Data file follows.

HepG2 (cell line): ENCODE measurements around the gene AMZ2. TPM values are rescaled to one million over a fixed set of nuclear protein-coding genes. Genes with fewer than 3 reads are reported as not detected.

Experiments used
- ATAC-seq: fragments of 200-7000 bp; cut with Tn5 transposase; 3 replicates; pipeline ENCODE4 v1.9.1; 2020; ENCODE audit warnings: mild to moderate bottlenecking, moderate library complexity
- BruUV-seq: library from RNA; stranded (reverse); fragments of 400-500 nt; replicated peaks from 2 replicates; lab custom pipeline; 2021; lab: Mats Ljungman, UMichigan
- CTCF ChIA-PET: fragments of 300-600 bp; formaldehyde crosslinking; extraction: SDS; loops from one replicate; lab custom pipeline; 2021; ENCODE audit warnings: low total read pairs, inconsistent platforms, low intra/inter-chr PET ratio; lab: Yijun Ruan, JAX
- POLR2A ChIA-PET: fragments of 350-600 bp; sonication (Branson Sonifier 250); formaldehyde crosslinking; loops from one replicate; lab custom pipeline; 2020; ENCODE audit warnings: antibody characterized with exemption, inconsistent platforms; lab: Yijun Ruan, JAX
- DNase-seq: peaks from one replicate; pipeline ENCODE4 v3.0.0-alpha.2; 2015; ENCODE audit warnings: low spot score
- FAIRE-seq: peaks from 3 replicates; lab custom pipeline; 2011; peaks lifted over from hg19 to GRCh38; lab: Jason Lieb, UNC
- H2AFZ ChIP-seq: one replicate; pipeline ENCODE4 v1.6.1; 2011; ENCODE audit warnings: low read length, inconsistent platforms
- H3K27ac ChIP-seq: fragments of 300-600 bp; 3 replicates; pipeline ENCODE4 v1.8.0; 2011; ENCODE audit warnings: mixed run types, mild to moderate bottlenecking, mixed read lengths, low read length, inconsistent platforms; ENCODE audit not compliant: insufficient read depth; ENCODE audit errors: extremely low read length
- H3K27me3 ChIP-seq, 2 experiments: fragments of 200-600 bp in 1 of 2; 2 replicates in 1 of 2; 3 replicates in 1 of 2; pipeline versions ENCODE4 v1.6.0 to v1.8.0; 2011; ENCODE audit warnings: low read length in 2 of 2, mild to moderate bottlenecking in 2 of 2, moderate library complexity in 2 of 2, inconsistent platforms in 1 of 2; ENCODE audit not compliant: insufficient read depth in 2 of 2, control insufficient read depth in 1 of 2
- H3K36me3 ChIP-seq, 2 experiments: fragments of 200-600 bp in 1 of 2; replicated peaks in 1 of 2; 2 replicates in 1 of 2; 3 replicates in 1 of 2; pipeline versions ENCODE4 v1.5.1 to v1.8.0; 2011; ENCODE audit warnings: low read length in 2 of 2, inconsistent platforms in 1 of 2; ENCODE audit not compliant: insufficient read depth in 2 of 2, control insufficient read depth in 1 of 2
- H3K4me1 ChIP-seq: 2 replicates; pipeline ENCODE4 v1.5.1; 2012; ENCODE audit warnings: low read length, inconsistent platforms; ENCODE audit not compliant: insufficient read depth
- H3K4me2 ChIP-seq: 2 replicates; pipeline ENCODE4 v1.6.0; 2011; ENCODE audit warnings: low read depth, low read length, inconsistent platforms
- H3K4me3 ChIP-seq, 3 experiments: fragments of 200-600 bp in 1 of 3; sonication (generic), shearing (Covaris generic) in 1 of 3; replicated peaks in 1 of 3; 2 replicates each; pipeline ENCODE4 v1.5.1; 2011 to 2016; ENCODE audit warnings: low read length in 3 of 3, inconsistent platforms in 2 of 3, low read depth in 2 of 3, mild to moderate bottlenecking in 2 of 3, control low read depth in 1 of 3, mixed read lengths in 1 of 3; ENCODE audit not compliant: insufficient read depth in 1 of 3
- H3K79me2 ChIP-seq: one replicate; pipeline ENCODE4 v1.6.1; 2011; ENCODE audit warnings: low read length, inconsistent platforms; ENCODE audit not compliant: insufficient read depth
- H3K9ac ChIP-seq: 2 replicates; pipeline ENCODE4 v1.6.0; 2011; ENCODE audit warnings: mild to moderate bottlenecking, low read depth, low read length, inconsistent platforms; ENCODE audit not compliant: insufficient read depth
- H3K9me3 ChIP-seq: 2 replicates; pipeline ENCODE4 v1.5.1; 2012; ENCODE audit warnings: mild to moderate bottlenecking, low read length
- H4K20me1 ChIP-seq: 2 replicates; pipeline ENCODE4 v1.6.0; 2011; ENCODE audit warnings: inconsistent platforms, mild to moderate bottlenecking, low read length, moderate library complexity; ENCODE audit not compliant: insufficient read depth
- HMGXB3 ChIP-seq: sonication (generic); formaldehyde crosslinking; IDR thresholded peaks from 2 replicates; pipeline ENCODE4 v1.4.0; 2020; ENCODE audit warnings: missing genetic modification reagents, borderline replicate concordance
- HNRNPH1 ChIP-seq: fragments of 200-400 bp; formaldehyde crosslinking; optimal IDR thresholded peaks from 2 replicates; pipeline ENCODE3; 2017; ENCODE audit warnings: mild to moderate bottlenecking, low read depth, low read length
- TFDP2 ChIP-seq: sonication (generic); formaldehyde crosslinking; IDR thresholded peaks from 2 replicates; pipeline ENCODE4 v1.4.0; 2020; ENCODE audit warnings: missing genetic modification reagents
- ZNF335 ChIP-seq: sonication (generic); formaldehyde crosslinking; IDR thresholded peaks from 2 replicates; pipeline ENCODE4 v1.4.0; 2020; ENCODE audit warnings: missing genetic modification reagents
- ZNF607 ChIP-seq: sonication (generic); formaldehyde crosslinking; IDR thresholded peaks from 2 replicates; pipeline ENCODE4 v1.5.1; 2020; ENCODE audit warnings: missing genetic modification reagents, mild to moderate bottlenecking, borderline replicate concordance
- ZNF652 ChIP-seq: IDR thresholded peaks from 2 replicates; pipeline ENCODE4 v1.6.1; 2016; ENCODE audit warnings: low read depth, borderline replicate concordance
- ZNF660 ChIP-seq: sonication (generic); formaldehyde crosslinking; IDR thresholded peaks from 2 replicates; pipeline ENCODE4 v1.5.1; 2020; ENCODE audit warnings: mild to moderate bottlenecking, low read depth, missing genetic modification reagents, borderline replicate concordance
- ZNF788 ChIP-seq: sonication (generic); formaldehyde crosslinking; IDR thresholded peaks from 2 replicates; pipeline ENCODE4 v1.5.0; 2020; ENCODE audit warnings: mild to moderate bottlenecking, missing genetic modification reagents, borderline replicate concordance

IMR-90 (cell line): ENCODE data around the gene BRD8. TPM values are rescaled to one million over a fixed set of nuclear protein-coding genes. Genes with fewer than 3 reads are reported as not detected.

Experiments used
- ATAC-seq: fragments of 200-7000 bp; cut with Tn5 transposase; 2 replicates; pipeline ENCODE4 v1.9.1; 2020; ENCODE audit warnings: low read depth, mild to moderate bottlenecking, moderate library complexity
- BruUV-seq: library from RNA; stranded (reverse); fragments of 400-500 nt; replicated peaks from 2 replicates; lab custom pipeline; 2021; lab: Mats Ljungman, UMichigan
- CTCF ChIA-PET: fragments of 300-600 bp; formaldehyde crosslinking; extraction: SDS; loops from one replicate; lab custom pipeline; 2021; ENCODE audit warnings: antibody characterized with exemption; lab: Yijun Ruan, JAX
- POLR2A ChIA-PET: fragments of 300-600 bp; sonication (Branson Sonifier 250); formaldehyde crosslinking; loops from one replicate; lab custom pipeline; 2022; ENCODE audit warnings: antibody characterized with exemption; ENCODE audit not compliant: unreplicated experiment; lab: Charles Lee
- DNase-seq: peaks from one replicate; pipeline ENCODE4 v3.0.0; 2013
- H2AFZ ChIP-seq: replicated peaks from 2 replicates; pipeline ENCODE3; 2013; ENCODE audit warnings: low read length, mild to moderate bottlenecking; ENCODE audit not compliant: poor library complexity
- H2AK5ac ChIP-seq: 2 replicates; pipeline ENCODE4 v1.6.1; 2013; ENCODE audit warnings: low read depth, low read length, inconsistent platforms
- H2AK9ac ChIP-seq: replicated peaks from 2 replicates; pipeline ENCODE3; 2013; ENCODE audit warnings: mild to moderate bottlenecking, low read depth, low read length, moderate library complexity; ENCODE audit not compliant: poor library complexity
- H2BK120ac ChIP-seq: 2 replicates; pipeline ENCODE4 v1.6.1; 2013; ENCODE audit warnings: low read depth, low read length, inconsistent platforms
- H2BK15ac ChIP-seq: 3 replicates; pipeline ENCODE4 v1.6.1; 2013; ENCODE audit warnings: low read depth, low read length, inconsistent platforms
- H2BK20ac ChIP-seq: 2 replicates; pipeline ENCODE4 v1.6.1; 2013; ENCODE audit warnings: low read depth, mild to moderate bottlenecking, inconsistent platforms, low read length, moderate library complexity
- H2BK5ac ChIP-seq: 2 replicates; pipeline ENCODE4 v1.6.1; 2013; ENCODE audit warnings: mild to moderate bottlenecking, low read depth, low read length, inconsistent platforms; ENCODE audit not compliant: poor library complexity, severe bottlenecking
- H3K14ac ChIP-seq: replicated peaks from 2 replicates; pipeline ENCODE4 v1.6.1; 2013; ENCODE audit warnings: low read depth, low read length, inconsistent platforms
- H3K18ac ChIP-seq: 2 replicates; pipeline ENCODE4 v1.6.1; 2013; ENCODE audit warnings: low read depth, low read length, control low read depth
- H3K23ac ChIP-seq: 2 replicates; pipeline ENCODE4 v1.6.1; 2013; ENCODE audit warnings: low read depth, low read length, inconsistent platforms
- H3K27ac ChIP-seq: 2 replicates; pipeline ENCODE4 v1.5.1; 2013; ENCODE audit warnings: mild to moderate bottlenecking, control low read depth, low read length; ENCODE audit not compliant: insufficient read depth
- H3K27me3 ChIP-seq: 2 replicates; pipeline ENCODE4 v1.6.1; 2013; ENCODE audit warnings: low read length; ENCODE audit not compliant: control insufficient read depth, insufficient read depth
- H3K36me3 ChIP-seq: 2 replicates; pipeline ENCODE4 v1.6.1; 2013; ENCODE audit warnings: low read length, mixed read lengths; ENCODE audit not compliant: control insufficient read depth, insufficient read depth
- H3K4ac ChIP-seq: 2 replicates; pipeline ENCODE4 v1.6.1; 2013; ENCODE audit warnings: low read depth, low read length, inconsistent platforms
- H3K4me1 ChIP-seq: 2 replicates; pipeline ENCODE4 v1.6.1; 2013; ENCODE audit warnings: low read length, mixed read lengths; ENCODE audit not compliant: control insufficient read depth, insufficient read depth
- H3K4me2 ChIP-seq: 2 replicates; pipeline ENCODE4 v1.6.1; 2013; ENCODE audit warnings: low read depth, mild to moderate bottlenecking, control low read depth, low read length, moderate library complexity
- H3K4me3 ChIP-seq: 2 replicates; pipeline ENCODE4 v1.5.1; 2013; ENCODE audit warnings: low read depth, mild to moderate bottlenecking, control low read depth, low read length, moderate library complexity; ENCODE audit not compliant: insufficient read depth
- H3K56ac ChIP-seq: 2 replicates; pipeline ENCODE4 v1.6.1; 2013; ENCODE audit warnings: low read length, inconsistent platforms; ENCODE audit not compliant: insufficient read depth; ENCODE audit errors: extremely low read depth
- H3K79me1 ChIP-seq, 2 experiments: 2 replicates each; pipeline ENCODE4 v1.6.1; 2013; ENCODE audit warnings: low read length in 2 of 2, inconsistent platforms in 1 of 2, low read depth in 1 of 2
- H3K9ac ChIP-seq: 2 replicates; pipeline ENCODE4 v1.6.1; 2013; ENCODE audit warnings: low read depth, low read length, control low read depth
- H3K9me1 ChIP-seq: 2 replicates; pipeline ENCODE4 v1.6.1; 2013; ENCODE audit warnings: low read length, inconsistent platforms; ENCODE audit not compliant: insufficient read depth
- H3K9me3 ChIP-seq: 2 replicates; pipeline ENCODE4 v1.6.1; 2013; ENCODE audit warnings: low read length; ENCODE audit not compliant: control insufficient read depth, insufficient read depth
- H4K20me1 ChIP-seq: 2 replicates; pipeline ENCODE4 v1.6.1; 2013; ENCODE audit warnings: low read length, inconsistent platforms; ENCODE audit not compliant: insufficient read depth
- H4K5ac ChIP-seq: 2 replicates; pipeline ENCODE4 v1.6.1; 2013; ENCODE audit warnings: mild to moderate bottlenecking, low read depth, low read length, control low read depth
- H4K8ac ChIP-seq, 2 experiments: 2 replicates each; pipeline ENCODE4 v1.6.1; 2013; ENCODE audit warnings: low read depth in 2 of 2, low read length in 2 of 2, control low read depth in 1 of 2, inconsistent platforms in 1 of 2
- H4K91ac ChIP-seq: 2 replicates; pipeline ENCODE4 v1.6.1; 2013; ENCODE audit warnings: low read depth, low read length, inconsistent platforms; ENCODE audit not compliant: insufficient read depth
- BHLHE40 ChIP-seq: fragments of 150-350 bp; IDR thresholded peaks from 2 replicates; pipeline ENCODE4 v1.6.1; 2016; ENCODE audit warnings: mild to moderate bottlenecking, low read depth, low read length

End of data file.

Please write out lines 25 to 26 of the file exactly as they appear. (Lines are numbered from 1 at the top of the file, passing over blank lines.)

- ZNF652 ChIP-seq: IDR thresholded peaks from 2 replicates; pipeline ENCODE4 v1.6.1; 2016; ENCODE audit warnings: low read depth, borderline replicate concordance
- ZNF660 ChIP-seq: sonication (generic); formaldehyde crosslinking; IDR thresholded peaks from 2 replicates; pipeline ENCODE4 v1.5.1; 2020; ENCODE audit warnings: mild to moderate bottlenecking, low read depth, missing genetic modification reagents, borderline replicate concordance